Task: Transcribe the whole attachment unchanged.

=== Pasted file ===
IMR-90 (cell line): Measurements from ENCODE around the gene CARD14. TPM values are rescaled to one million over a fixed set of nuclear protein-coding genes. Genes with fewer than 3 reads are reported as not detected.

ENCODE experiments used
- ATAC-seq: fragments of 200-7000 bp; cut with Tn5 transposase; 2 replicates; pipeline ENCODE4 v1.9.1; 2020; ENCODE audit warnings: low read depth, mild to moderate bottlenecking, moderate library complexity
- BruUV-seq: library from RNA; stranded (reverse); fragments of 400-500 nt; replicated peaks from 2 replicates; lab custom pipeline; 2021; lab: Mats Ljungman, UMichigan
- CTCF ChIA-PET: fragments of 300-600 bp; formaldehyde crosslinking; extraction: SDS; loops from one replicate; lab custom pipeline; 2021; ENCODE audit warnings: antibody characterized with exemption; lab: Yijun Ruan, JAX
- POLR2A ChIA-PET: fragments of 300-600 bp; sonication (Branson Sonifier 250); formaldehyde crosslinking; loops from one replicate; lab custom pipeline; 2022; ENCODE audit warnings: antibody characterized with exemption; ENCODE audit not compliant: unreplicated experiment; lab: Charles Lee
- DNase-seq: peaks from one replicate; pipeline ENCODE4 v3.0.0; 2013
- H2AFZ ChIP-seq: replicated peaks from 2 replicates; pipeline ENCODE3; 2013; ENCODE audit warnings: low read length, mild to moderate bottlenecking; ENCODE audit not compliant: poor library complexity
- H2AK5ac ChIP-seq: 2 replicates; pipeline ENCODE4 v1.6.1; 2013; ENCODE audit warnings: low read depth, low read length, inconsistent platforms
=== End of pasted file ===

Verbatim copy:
IMR-90 (cell line): Measurements from ENCODE around the gene CARD14. TPM values are rescaled to one million over a fixed set of nuclear protein-coding genes. Genes with fewer than 3 reads are reported as not detected.

ENCODE experiments used
- ATAC-seq: fragments of 200-7000 bp; cut with Tn5 transposase; 2 replicates; pipeline ENCODE4 v1.9.1; 2020; ENCODE audit warnings: low read depth, mild to moderate bottlenecking, moderate library complexity
- BruUV-seq: library from RNA; stranded (reverse); fragments of 400-500 nt; replicated peaks from 2 replicates; lab custom pipeline; 2021; lab: Mats Ljungman, UMichigan
- CTCF ChIA-PET: fragments of 300-600 bp; formaldehyde crosslinking; extraction: SDS; loops from one replicate; lab custom pipeline; 2021; ENCODE audit warnings: antibody characterized with exemption; lab: Yijun Ruan, JAX
- POLR2A ChIA-PET: fragments of 300-600 bp; sonication (Branson Sonifier 250); formaldehyde crosslinking; loops from one replicate; lab custom pipeline; 2022; ENCODE audit warnings: antibody characterized with exemption; ENCODE audit not compliant: unreplicated experiment; lab: Charles Lee
- DNase-seq: peaks from one replicate; pipeline ENCODE4 v3.0.0; 2013
- H2AFZ ChIP-seq: replicated peaks from 2 replicates; pipeline ENCODE3; 2013; ENCODE audit warnings: low read length, mild to moderate bottlenecking; ENCODE audit not compliant: poor library complexity
- H2AK5ac ChIP-seq: 2 replicates; pipeline ENCODE4 v1.6.1; 2013; ENCODE audit warnings: low read depth, low read length, inconsistent platforms